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The U.S.-China meeting in Anchorage. Frederic J. Brown/POOL/AFP via Getty

Secretary of State Antony Blinken and National Security Adviser Jake Sullivan are in Anchorage in the middle of their first meeting with their Chinese counterparts.

The big picture: After the tumult of the Trump administration, Chinese diplomats have gone into the meeting openly calling for the re-establishment of “strategic dialogue” and a more cooperative relationship. But the chances of that look slim.

  • From trade and technology, to the South China Sea and Taiwan, to Hong Kong and Xinjiang, the political terrain of the U.S.-China relationship remains overwhelmingly adversarial.
  • In both Washington and Beijing, a new culture of strategic competition now runs deep across the board.

The state of play: While Chinese diplomats are still playing up the idea of a relationship based on “no conflict, no confrontation, mutual respect and win-win cooperation” in public, Chinese President Xi Jinping and his closest military and security staff are sounding a very different note:

  • Given China’s strong economic performance, the phrase “rise of the East and decline of the West” is now echoing around Beijing.
  • Xi has assured China’s top leadership that “the world is in a turbulent time that is unprecedented in the past century… but time and momentum are on our side.”
  • Chinese Defense Minister Wei Fenghe recently declared that China’s strategic confrontation with the U.S. has entered a period of essentially equal balance and that “containment and counter-containment will be the main theme of bilateral ties in the long term.”

Meanwhile, in Asia, China has only stepped up its hardline approach, accelerating military sorties across the Taiwan Strait and into waters near Japan, dismantling Hong Kong’s democratic autonomy, brushing aside criticism of human rights abuses in Xinjiang, and pledging to step up “the extra-territorial application of Chinese law” to punish critics abroad.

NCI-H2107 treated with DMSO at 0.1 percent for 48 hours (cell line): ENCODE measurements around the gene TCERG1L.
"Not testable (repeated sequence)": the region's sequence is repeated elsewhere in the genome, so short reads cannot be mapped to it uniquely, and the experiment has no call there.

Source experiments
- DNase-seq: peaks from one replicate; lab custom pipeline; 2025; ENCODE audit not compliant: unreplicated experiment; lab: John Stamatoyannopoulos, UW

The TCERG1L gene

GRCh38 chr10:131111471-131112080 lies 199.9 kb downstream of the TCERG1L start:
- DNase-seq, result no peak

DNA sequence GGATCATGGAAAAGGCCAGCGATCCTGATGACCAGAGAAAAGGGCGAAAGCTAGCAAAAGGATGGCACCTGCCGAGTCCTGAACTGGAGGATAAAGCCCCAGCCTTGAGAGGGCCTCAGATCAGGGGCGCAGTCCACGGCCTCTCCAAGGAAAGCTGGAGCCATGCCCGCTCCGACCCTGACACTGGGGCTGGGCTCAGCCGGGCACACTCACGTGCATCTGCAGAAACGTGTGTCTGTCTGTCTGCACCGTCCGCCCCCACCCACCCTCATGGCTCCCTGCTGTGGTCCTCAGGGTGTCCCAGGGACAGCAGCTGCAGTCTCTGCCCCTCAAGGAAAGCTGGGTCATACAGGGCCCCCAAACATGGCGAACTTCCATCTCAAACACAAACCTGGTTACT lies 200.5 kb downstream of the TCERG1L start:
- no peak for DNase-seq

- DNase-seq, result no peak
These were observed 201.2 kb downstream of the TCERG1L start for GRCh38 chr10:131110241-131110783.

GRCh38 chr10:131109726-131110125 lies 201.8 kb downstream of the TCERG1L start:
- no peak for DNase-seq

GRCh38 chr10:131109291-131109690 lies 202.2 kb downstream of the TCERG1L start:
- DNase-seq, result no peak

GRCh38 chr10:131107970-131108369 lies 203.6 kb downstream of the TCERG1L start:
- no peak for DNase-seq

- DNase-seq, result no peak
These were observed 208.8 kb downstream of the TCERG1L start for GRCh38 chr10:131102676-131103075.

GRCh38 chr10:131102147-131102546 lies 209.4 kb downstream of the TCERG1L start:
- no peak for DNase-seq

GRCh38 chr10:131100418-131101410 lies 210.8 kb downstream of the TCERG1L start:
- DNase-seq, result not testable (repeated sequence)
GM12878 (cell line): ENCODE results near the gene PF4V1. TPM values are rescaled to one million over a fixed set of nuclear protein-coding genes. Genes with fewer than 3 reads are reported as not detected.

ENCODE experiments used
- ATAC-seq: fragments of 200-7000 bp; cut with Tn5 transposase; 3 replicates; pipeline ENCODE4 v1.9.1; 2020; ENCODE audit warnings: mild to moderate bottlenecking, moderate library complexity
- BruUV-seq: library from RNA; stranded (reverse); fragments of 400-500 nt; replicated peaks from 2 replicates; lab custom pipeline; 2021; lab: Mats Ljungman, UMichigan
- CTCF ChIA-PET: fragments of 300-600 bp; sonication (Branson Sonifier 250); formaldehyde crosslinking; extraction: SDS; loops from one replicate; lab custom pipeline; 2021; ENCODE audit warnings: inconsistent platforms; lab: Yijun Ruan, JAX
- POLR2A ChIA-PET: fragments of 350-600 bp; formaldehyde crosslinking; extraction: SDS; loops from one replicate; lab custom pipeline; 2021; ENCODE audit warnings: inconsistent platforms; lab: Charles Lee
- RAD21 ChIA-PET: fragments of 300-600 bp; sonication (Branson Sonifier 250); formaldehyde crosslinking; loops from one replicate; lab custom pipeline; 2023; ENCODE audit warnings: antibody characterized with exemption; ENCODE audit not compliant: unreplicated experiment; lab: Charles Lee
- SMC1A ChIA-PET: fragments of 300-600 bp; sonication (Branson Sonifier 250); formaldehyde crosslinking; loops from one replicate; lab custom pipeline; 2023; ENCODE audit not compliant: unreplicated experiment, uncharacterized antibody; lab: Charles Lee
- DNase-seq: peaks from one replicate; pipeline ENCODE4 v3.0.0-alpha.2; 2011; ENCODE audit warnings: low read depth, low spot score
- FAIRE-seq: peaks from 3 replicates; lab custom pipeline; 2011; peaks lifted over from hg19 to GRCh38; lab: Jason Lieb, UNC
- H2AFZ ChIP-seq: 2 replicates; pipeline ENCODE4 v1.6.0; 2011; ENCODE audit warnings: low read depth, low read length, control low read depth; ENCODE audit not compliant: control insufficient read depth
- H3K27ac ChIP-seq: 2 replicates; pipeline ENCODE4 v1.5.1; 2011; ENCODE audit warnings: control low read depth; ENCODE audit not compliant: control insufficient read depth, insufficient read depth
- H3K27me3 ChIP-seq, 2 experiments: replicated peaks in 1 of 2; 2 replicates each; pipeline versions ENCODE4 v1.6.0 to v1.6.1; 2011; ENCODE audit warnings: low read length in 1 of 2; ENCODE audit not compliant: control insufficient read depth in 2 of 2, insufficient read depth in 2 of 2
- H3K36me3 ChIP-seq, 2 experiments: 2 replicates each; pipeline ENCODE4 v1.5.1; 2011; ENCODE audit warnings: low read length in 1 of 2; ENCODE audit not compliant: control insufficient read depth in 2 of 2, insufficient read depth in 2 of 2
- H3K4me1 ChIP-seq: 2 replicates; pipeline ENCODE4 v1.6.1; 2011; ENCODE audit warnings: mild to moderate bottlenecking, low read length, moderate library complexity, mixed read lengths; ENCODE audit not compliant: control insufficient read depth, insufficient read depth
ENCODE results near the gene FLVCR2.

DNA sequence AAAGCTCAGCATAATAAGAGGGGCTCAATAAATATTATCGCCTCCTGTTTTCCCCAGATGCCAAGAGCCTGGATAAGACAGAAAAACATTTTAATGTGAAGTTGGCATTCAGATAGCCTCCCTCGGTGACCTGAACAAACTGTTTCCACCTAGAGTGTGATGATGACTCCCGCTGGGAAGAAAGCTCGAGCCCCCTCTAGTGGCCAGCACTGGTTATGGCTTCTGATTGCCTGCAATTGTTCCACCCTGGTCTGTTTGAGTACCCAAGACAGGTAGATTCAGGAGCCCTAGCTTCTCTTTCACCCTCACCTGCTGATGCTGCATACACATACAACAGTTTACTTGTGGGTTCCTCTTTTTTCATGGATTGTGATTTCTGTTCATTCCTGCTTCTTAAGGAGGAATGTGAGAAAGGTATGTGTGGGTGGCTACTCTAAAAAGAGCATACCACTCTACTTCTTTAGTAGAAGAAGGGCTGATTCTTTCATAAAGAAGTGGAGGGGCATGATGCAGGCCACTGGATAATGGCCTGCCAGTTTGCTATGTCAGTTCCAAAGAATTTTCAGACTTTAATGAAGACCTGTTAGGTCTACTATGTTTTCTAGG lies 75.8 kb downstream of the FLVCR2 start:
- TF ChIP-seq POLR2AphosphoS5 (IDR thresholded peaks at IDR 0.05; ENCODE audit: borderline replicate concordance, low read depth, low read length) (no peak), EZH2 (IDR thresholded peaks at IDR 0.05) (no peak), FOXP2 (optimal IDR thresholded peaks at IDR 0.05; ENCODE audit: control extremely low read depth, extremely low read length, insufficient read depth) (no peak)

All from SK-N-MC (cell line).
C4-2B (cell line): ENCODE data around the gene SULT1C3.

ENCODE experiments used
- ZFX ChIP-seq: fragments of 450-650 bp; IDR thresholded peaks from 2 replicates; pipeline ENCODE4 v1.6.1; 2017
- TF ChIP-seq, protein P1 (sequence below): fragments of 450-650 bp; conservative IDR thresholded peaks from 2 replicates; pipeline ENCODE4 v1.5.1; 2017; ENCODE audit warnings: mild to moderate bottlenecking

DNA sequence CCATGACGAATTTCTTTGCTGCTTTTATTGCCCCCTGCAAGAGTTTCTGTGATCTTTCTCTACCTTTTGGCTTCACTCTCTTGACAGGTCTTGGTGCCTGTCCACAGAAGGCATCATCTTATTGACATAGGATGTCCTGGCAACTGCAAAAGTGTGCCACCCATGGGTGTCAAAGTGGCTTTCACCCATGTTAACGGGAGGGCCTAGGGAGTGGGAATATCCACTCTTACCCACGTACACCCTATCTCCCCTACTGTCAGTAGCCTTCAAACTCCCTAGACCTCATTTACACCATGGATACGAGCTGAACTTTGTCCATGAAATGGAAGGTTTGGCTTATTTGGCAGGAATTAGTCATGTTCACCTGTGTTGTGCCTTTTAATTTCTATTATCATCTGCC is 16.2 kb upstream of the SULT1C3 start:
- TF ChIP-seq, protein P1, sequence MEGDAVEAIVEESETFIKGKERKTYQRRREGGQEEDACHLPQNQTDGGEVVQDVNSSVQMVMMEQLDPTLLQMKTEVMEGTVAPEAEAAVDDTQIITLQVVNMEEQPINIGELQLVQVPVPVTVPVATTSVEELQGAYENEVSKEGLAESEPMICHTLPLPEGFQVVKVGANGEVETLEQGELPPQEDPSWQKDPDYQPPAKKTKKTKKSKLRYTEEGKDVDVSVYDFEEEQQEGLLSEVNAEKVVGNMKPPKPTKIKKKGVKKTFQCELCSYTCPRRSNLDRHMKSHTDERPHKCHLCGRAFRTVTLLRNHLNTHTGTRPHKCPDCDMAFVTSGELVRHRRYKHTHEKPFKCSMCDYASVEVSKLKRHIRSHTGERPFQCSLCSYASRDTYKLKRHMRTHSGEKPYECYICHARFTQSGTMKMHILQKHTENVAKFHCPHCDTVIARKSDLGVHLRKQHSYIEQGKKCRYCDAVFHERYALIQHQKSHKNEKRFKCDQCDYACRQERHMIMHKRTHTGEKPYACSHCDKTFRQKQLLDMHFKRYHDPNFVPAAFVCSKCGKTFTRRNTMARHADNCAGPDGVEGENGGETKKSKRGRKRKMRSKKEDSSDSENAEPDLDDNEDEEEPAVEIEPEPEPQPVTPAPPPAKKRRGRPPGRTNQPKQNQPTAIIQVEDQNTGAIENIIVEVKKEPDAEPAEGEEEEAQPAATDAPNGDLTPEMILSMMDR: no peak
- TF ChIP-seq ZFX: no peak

Between the lines: The overall sentiment in Beijing two months into the Biden administration is one of strategic continuity accompanied by a degree of tactical diplomatic flexibility.

  • China’s strategy remains one of building its comprehensive economic, military, and technological power over the course of the decade ahead in order to achieve its territorial objectives without having to ever fire a shot.
  • Tactically, Xi’s goal for his diplomats is to buy as much time as possible in the short term by enmeshing the relationship in a complex of dialogue mechanisms while the relative balance power continues to move more decisively in Beijing’s favor.

The Biden administration isn’t buying it, having gone out of their way to specify that “this is not a strategic dialogue,” and their priority is to “engage China from a position of strength.”

  • Beijing’s initial hopes that the Biden administration might wind down the focus on “strategic competition” with China have largely been dashed. Both sides are settling in for a long struggle.

What to watch: While it won’t make for great headlines, the best outcome from Anchorage is to agree on a channel for high level future political contact between the two sides, although this will be much narrower in scope than the Strategic and Economic Dialogue of the Bush and Obama years.

  • There is also likely to be some level of agreement to advance practical cooperation in specific areas like climate change, which is too important for both countries to allow it to become a casualty of the competitive and adversarial nature of the rest of the relationship.

Kevin Rudd was the 26th Prime Minister of Australia and is President of the Asia Society Policy Institute and Chair of the International Peace Institute in New York.

This article was adapted from a speech on Thursday evening at the Asia Society Policy Institute. Read the full text or watch the discussion with experienced China watchers Bill Bishop and Susan Jakes.

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